Co-ops use a variety of methods to mitigate wildfire threats
By Erin Kelly
As the threat of devastating wildfires continues in the West, electric cooperatives are strengthening their efforts to reduce the risk to their communities.
Many co-ops are aggressively clearing vegetation from power lines, developing higher-tech ways to monitor their systems for problems, and, in extreme cases where wildfires are raging, conducting temporary public safety power shutoffs to prevent sparking new blazes.
David Gottula, general manager of Okanogan County Electric Cooperative in Winthrop, Washington, says it’s important for electric co-ops to be proactive. Like much of the West, the territory served by the small, 3,000-member co-op is experiencing a “new normal” of longer, drier, more dangerous fire seasons. The co-op contracted with an outside forester in 2019 to survey its lines and the trees outside of its easements that posed a threat.
“That ended up being one of the best decisions we’ve made,” David says.
In Montana, a new drone will soon help Missoula Electric Cooperative inspect lines and identify weak spots in connections, says Joe Smith, the co-op’s chief operating officer. An infrared camera attached to the drone can detect the heat that builds up at bad connections.
The drone will be especially helpful in inspecting lines on the sides of cliffs and in other areas difficult for line crews to reach. It’s just one part of the co-op’s new fire mitigation plan—the first in Montana, Joe says.
Some electric co-ops also turn off reclosers during fire season. A recloser is an automatic high-voltage electric switch that operates much like a circuit breaker in your home. When a household breaker trips, it will remain off until it is manually reset. A recloser will test the electric line by automatically closing to see if the problem has been removed. If the problem was only temporary, the recloser will stay closed and power will remain on. This operation is sometimes seen as a ‘blink’ at your home.
To reduce the risk of fire, OCEC and many other co-ops place some reclosers on non- reclose mode so the breaker will kick in and the line will be de-energized until crews can manually inspect the line for problems. This could cause longer, more frequent outages in some areas during fire season, David says.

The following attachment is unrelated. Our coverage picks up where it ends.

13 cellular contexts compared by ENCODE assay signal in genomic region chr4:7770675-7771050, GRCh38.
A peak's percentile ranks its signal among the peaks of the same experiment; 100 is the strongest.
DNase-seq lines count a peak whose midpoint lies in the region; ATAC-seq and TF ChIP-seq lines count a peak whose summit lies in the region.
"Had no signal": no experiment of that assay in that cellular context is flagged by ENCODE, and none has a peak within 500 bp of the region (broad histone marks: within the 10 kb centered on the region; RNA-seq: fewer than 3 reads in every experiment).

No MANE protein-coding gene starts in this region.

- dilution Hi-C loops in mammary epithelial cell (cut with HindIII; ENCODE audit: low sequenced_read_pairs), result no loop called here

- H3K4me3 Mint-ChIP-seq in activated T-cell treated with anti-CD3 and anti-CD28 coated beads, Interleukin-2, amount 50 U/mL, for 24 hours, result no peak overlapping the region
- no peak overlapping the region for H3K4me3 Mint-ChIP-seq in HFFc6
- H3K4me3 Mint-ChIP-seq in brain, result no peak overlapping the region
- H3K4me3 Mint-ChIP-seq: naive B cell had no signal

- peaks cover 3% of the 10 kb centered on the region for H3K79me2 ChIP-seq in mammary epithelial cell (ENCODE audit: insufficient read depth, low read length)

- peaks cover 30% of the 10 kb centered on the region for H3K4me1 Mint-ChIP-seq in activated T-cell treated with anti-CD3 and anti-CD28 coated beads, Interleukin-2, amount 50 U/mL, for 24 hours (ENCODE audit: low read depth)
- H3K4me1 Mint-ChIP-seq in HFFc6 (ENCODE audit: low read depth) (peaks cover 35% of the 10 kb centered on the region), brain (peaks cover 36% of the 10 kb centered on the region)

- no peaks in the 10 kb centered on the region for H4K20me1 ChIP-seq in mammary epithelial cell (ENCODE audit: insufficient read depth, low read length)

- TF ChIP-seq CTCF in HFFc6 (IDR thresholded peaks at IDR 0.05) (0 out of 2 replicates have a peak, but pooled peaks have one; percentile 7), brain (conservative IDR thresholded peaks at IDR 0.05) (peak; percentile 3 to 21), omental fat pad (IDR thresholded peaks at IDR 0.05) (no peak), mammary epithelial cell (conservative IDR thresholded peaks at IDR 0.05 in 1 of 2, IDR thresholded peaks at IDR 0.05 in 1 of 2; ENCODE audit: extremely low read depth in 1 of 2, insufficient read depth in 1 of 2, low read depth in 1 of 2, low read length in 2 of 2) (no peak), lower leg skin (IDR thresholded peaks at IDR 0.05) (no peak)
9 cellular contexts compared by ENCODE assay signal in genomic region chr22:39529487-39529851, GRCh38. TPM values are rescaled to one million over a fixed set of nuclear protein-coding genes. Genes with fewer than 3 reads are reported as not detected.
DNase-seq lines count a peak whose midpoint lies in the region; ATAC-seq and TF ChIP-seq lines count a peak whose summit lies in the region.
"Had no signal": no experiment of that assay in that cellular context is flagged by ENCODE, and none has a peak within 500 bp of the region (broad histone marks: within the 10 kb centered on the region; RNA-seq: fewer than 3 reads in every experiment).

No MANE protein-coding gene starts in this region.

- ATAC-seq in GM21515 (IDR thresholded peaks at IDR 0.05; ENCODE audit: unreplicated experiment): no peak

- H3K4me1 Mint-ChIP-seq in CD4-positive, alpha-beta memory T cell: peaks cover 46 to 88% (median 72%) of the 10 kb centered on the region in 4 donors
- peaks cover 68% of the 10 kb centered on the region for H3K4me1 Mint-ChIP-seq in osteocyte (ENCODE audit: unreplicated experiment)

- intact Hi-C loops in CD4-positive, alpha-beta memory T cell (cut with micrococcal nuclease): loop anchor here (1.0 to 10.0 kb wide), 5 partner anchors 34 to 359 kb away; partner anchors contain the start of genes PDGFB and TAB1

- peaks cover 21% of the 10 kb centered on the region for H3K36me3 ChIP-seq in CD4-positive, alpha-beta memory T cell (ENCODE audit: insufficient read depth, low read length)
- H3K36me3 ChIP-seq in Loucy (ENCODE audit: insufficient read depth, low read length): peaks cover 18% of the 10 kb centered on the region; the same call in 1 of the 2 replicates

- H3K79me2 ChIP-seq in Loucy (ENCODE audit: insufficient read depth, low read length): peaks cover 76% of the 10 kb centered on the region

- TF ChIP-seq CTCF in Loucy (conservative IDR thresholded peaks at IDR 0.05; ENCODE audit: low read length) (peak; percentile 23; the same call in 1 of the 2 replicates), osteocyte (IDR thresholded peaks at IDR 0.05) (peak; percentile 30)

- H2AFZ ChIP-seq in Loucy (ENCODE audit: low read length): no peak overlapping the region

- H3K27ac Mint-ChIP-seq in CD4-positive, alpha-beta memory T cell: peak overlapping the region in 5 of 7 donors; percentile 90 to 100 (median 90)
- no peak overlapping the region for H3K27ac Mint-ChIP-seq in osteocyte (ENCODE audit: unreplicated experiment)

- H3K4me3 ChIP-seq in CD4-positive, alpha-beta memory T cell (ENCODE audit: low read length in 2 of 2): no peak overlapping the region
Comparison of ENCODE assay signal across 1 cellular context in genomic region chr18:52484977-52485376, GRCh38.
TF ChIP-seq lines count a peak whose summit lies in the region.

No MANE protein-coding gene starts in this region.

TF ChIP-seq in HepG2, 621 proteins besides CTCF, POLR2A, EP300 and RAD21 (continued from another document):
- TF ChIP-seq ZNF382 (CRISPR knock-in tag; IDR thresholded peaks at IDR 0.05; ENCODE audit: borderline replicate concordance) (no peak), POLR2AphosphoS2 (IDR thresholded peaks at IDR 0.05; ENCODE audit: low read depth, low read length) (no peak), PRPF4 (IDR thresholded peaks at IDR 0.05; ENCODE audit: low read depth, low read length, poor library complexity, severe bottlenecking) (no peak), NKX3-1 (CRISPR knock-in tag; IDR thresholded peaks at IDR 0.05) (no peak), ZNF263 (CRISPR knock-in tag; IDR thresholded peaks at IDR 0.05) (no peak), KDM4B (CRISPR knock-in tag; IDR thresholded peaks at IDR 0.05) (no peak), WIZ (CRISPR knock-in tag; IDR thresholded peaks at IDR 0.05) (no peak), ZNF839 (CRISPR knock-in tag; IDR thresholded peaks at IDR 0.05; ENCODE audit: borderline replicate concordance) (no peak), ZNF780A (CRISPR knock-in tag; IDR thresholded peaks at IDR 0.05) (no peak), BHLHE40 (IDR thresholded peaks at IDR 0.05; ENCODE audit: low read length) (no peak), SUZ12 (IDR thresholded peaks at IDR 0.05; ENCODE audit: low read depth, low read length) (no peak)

“We hope our members understand that the benefits of reduced fire risk outweigh the increase in possible outages,” he says.
Douglas Electric Cooperative in Roseburg has an extensive fire management plan that includes buying each line crew a 500-gallon firefighting wagon, fire extinguishers, and water cans to help suppress flames until firefighters arrive. The crews take this equipment with them everywhere during fire season, says General Manager Keith Brooks.
In Western Oregon, where wildfires have been devastating rural communities, the general manager and incident commander at Blachly-Lane Electric Cooperative in Eugene made the difficult decision September 8 to conduct public safety power shutoffs in the forested areas of their system, “rending nearly all of our residential consumers powerless during our high wind, high temperatures, low humidity conditions,” says Pam Spettel, the co-op’s communications and legislative representative.
“Several small communities in our county burned to the ground,” she says. “We were very lucky. The sentiment of our members was generally favorable to the PSPS and grew more so through the week as they saw what was happening around us. At this point, we have received hundreds of messages of support for the action from members of our tiny little co-op.”
You Can Help
The public can help reduce the risks of wildfires. AccuWeather website offers the following tips:
- If you see an unattended fire, immediately call 911 or your local fire department.
- Report any trees that appear to be too close to power lines, and keep your own trees and bushes regularly trimmed.
- Completely extinguish all campfires and fire pits after use. Follow all local ordinances to make sure burning a fire is allowed.
- Never throw cigarettes outside a moving vehicle or on the ground.
- Only use fireworks in clear areas with no woods nearby.
- Monitor the risk of forest fires in your local area.